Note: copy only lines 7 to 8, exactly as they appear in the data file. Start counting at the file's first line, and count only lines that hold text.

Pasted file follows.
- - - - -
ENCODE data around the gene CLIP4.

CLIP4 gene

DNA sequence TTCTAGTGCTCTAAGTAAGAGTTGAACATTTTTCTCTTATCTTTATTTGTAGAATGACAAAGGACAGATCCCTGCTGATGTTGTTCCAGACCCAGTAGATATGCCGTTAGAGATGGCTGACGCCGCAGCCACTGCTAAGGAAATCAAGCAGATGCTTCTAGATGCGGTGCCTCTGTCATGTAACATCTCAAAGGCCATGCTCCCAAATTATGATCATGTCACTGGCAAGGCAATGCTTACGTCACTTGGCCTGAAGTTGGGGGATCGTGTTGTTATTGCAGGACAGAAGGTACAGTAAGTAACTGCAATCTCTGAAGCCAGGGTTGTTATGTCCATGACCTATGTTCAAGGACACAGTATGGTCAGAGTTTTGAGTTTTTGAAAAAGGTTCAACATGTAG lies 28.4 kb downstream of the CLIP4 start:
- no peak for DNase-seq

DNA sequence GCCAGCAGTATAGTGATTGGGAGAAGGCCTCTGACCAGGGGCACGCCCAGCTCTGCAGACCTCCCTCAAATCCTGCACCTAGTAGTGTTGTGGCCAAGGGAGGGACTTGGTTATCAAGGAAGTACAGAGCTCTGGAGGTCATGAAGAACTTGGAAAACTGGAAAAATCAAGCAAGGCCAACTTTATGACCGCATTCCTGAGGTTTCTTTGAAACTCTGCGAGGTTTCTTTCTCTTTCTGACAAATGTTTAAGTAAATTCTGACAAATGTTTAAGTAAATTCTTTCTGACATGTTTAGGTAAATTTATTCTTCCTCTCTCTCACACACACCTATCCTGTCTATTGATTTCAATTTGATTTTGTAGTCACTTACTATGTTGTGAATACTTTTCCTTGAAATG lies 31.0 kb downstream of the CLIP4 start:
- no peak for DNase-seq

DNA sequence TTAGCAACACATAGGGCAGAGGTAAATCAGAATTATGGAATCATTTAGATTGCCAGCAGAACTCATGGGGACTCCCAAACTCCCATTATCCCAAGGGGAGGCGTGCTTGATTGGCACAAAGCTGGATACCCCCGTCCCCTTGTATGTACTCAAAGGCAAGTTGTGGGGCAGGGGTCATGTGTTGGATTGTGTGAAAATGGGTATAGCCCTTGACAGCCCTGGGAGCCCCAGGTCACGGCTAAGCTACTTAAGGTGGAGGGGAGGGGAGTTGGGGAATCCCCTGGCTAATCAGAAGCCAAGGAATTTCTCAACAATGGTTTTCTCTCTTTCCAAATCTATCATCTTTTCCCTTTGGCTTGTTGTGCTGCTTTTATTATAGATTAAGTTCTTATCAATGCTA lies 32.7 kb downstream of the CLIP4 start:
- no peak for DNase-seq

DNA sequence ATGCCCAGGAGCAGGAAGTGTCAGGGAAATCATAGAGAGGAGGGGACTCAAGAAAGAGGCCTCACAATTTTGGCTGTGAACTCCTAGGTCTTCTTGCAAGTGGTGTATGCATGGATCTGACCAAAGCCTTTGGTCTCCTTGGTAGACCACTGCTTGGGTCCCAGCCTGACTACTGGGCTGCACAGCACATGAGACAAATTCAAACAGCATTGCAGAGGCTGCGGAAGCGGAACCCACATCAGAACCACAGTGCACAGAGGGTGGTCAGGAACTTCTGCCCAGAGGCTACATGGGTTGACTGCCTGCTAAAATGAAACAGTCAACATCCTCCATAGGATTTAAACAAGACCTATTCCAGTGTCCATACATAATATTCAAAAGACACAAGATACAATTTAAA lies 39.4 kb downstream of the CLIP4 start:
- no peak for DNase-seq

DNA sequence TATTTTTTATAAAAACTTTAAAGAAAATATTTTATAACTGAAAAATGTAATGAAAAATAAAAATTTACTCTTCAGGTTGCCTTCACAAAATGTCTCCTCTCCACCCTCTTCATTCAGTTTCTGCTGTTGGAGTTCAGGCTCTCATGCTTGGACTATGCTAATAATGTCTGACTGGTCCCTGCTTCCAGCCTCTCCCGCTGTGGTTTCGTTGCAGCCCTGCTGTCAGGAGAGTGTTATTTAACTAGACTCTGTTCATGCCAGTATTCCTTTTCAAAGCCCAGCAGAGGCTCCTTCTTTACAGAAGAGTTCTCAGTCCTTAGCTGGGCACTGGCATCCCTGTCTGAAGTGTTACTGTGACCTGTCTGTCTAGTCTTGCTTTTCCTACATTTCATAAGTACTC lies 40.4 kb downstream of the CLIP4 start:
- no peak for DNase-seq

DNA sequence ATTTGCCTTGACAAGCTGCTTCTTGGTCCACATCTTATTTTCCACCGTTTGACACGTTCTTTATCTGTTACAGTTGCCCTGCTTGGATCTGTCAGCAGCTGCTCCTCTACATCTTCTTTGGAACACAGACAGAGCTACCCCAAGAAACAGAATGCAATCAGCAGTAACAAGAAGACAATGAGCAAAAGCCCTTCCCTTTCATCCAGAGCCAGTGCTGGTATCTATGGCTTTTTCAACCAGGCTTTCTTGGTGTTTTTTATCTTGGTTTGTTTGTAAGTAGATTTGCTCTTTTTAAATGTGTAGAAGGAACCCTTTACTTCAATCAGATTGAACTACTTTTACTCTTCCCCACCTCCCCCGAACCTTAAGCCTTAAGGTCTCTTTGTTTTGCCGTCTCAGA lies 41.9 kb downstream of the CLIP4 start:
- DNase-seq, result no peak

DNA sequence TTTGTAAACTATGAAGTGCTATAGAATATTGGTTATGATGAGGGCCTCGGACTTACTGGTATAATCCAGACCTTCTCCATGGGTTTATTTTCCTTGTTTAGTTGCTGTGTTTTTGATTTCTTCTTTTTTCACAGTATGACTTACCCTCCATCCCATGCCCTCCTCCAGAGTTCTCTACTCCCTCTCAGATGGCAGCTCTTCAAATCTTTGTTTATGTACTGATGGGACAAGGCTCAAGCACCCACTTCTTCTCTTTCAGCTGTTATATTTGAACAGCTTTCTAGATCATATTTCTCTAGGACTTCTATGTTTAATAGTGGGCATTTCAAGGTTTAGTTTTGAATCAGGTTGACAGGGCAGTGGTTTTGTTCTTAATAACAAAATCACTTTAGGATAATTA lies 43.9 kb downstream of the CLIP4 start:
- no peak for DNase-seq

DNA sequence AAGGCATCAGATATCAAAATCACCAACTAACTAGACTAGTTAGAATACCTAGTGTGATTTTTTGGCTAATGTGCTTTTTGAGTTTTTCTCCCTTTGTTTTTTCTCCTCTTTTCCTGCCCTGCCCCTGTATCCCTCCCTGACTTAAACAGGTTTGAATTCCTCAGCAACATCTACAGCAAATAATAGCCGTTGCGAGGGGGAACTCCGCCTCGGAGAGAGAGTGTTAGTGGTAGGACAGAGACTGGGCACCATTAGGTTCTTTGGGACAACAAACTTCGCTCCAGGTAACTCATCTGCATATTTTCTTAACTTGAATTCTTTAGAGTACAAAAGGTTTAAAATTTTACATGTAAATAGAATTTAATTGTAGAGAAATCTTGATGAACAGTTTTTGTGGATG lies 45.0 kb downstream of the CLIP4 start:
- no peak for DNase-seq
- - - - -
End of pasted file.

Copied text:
DNA sequence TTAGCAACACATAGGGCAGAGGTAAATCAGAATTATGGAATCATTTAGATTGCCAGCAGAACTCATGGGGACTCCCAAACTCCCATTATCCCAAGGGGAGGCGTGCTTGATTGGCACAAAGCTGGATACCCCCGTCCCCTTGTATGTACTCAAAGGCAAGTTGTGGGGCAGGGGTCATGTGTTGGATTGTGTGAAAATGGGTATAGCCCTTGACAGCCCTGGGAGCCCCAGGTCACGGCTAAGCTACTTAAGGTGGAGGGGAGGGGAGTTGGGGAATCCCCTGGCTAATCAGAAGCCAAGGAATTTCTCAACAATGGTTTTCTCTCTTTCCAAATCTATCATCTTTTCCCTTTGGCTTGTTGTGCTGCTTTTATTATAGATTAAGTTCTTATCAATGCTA lies 32.7 kb downstream of the CLIP4 start:
- no peak for DNase-seq